- The Washington Times - Tuesday, October 28, 2003

Maryland Democratic Party Chairman Isiah “Ike” Leggett yesterday said his party hasn’t taken an official position yet on whether the state should extend health and other benefits to partners of state workers in homosexual or other nontraditional domestic relationships.

“We are not taking a position on gay marriage or civil unions,” Mr. Leggett said.

Mr. Leggett last week told The Washington Times that state employees who choose to live in homosexual relationships or in other types of domestic partnerships “should have greater protections and not be discriminated against.” He said these couples should be treated just like spouses of married employees.

“What I was saying is, Democrats generally believe there should be greater protections,” Mr. Leggett said. “Clearly, we have not taken a final position. We want to study the matter further to see if further legislation may be appropriate.”

Mr. Leggett’s new comments comes a day after Gov. Robert L. Ehrlich Jr., a Republican, said condoning domestic partnerships “is not the position of this administration.”

Mr. Leggett originally made his comments in an effort to back House Speaker Michael E. Busch’s call for a review of the state’s policy on such unions. Mr. Busch, Anne Arundel County Democrat, also commended corporations that provide benefits to people in domestic partnerships.

Maryland does not legally recognize domestic partnerships, but has allowed homosexual couples to adopt.

However, a growing number of municipalities in the state are beginning to extend benefits to those in domestic partnerships. Montgomery County has spent almost $1 million providing such benefits since 1999, according to a county spokeswoman. Estimates were not available for Baltimore, Greenbelt and Takoma Park, which also extend benefits to those in domestic partnerships.

“What we see in Montgomery County is something we would like to see studied,” said Mr. Leggett, who voted for the legislation while a council member in the late 1990s.

Delegate Richard Madaleno Jr., an openly homosexual Montgomery County Democrat, said a review of the laws would be a “great first step.”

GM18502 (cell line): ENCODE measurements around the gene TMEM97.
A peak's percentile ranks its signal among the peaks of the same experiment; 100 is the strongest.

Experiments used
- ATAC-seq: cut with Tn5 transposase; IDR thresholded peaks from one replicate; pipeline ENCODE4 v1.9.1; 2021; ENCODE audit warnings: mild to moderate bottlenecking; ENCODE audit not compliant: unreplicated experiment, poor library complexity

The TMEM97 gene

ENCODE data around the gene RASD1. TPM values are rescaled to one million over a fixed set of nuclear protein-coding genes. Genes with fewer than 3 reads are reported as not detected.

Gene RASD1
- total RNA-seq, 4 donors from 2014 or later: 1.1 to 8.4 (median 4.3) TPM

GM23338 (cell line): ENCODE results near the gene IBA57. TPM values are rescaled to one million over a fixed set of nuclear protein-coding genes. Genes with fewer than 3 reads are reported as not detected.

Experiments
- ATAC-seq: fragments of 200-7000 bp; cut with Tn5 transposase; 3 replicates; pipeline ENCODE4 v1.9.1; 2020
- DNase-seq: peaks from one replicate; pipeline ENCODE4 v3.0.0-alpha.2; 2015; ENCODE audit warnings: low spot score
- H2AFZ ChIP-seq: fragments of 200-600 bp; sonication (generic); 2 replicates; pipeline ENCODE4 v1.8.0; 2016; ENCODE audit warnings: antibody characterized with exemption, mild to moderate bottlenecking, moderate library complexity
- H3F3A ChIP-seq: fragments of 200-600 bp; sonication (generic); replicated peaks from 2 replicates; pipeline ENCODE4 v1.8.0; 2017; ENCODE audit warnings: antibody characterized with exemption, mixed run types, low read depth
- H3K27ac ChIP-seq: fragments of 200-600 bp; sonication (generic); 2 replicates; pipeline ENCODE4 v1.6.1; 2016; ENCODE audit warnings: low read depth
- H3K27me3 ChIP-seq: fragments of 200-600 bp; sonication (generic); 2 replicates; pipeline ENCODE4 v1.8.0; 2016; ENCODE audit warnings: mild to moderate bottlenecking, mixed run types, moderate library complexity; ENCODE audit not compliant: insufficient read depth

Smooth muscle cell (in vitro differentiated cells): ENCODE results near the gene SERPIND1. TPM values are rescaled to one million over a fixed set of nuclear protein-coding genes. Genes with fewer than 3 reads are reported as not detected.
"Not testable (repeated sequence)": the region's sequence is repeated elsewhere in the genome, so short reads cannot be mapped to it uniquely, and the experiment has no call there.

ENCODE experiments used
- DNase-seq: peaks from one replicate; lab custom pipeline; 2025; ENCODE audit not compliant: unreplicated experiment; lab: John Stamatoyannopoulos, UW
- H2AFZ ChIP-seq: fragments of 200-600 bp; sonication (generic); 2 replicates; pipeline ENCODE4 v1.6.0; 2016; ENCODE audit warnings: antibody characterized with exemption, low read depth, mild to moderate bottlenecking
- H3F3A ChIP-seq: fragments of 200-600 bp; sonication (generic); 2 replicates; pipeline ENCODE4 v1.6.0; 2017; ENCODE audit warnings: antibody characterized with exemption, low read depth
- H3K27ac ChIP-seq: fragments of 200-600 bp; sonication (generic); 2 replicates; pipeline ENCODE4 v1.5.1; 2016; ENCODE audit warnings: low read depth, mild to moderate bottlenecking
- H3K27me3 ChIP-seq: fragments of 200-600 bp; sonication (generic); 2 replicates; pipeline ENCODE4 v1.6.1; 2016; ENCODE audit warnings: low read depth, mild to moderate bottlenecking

Mr. Madaleno also said he and others are working on “legislation to provide legal recognition for same-sex couples to be introduced next year.”

“I think, clearly, some of our colleagues who are on the opposite side of the issue have let it be known they want to further prohibit gay marriage, since it is not allowed in the state of Maryland,” he said. “It is time that the state look at providing recognition of these relationships for their own stability and security.”

Delegate Theodore J. Sophocleus, Anne Arundel County Democrat, is one party member questioning any move toward expanding state benefits to homosexuals.

“I don’t think the party speaks for all of us,” he has said. “I listen to my constituency, and I don’t agree.”

Delegate Neil Quinter, Howard County Democrat, said his primary concern is whether the state budget could handle giving benefits such as health care and retirement packages to people in domestic partnerships.

Maryland officials have said they have no estimate of what such a statewide plan would cost taxpayers.

Forty states, not including Maryland, have passed laws stating they will not legally acknowledge the civil unions or same-sex “marriages” of couples who move from other jurisdictions.

However, the Maryland Attorney General’s Office in 1999 ordered law enforcement officials to cease enforcing the state’s sodomy law.

Homosexual unions are now permitted in Belgium, the Netherlands and parts of Canada. Vermont is the only U.S. state that treats domestic partnerships the same as traditional marriages.

Mr. Ehrlich has said the administration has no position on how to handle the influx of those already in same-sex “marriages” and civil unions.


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